As children many of my now adult clients were exposed to suboptimal parenting. What happened – and oftentimes what not happened – in the interaction with primary caregivers during childhood has left psychological marks. Childhood is the longest phase in life as is impacts who we are as professionals and how with think and operate at work.
Your childhood is past, but the effects are far from over
Many adults fail to see the true results of suboptimal parenting on their behaviour today. There are many reasons for this. One is that we often minimise our past. Even in cases of physical, sexual, and emotional abuse, people often say: “It wasn’t that bad. Other people have it worse.”
People frequently tend to believe that they are fine unless things are really bad. “If I can function, if I don’t have a mental disorder, if I have a job and relationships – I am fine”. In fact, suboptimal parenting can actually lead us to be outwardly successful. A child who has learned to perform – for love – can grow up to be a workaholic who doesn’t know how to rest. The adult might be outwardly successful with their strategies of adaptation, even when they suffer internally.
This denial is particularly true in cases of emotional neglect. In these cases, there often aren’t “bad memories”. However, parents who never hit or yelled can still have left lasting emotional scares. It’s what was not there, that causes problems to the work performance. Children are not only harmed by receiving what is bad for them, but also by not receiving what they need: appreciation, playfulness, joy, carefree being (often traded in for a rigid focus on grades, discipline and performance). Emotional abandonment is just as damaging as physical abandonment.
Smothering / Possessiveness
The flip side of emotional neglect is smothering. Parents who do not give their child freedom, who are overly protective and oftentimes intruding into their lives. Damage is done to the sense of Self when the opportunities to explore skills and boundaries are limited by an overpowering parent. The child’s individual experience of emotions is frequently taken out of hand, twisted, amplified or muted – replaced or overwritten by the parent’s or desired experience.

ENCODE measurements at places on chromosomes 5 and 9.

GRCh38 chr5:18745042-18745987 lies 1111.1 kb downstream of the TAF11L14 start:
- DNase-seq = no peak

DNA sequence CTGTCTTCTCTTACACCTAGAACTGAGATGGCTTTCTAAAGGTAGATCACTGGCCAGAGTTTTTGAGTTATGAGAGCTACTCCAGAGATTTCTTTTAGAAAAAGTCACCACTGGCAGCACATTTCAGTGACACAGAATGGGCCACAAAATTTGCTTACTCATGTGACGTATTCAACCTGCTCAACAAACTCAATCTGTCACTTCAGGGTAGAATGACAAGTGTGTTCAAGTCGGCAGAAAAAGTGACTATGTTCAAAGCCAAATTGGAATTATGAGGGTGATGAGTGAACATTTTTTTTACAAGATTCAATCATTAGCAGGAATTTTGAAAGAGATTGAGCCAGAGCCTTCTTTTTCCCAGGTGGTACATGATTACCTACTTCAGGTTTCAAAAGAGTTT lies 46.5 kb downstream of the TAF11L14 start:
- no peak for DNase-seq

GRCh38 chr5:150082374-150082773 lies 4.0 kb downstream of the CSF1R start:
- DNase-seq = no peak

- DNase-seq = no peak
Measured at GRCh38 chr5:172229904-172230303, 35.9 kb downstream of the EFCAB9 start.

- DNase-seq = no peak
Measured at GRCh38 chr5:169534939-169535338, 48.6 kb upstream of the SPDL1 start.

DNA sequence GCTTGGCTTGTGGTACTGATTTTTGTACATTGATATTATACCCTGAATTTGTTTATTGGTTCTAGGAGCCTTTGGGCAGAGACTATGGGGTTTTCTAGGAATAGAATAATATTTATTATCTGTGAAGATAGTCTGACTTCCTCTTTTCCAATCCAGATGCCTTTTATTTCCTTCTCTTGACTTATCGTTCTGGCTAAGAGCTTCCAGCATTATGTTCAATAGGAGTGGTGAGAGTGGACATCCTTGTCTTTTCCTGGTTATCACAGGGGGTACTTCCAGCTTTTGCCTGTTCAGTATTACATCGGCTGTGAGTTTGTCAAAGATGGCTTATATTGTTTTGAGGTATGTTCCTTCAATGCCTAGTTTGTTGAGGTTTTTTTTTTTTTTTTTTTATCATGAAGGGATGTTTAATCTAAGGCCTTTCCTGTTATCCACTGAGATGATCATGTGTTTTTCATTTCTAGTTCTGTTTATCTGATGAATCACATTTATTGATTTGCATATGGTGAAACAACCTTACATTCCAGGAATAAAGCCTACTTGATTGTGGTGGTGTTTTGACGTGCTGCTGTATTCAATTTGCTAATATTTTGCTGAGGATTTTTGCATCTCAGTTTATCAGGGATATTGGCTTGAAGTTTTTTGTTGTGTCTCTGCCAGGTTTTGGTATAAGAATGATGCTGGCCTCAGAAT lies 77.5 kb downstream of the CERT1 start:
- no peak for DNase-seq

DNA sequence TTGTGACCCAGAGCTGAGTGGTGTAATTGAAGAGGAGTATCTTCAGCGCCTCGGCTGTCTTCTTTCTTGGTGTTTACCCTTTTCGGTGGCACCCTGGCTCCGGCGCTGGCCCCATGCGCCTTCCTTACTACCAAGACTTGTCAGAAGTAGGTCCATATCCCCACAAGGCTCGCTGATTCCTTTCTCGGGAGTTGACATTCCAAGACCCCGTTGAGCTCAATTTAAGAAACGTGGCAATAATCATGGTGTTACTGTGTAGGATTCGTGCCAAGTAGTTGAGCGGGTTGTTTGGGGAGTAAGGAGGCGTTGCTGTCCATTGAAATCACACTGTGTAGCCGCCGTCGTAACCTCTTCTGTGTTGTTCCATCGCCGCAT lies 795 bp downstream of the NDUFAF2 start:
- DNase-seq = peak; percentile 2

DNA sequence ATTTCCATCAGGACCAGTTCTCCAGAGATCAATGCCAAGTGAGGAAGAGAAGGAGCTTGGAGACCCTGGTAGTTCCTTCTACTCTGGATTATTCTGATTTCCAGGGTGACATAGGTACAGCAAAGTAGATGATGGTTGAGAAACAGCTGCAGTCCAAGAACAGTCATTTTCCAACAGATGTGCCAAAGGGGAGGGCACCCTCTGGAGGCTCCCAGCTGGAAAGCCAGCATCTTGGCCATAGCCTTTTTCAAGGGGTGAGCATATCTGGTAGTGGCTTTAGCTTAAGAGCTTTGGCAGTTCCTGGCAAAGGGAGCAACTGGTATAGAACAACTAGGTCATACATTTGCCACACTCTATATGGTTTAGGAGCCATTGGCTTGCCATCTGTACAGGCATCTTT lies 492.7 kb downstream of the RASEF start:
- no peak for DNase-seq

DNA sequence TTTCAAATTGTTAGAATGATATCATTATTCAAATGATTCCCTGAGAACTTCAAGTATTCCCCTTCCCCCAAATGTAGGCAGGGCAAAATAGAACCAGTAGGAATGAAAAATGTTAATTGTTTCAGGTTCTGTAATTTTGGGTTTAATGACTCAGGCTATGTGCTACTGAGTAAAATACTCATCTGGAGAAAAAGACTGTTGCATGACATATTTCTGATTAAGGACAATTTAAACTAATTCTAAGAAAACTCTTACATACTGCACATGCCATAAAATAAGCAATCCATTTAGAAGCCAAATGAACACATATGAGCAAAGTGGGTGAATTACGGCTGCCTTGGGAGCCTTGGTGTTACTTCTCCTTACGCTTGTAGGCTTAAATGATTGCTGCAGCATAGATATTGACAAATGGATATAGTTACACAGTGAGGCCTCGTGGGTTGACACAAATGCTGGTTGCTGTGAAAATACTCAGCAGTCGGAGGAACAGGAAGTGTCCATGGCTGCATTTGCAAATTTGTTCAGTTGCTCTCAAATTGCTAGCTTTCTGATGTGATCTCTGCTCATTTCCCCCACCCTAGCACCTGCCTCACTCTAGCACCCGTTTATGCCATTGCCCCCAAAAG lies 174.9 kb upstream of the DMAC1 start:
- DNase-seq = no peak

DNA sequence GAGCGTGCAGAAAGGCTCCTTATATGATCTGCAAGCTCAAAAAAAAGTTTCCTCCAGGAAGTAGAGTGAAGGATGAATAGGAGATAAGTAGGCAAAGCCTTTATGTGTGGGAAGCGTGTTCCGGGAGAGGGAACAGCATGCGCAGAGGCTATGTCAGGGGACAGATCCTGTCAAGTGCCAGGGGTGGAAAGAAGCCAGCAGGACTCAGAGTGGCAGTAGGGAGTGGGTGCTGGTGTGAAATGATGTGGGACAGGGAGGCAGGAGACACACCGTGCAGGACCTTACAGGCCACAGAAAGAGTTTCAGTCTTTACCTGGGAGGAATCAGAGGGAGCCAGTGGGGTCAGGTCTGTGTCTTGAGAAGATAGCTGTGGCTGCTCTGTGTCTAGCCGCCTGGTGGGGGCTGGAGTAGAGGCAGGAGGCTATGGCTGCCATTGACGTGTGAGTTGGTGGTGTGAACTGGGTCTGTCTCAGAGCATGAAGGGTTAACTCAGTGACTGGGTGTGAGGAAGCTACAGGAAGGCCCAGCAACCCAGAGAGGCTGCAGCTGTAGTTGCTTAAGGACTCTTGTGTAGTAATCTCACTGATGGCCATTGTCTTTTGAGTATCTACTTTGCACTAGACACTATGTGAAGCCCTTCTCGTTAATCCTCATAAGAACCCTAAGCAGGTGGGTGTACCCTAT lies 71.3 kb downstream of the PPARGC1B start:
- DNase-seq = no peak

Typical challenges at work
Many people have a mixture of abuse, neglect, and enmeshment/smothering in their childhood. At work and in private, the adult can struggle with boundaries, discipline, balance, and self-care:
- Not recognizing red flags in work relationships – being unclear about professional boundaries
- Being perfectionistic, setting unrealistically high standards, investing too much time to reach an optimal outcome, doing too much and doing it too diligently
- Catering for everybody’s needs but your own
- Finding yourself being caught in the middle – feeling unable to assert yourself, voiceless, powerless
- Always carrying GUILT, wherever you go, whatever you do
52% of the participants in a Nottingham Business School study that was cited in People Management Magazine agreed that their individual productivity had been affected by their trauma. The majority in the study reported that their employers were not able to respond to their needs helpfully.
- Dealing with authority figures: either being afraid of authority figures or resistant to being controlled
- Chronic emptiness can lead to difficulty in finding fulfilment at work
- Catering to everyone else’s needs, people-pleasing, or an inability to say no
- Procrastinating and struggling to start new projects as well as under-performance
Upside of Perfectionism
Some of the traumatic long-term effects actually manifest as benefits at first: People pleasing, perfectionism, and over-performing can be highly valued by managers. Colleagues will appreciate the person who is always helping out, often excelling every task and unknowingly engaging beyond boundaries.
In these cases, it may seem like there is no downside. But our bodies and minds are paying the price. Seemingly unrelated issues such as back pain, skin problem, digestive issues, blood pressure, and even injuries that are taking forever to heal can all be tied to the effects of stress and repressed emotions.
The Body Says No
The physician Dr. Gabor Mate wrote When The Body Says No: The Cost of Hidden Stress, merging his experience with his patients and scientific data. He says: “When we have been prevented from learning how to say no, our bodies may end up saying it for us.”
Recognising the role our own developmental trauma plays in our lives is paramount. The parenting we have been exposed to is not our fault. The aim is not to blame, accuse or condemn what we have lived through. The aim must be to regain the power to observe, learn and grow.
Our trauma does not need to control us. Instead, we can get to a place where we can emerge as an embodied, present adult who responds to situations with insight, knowledge and wisdom.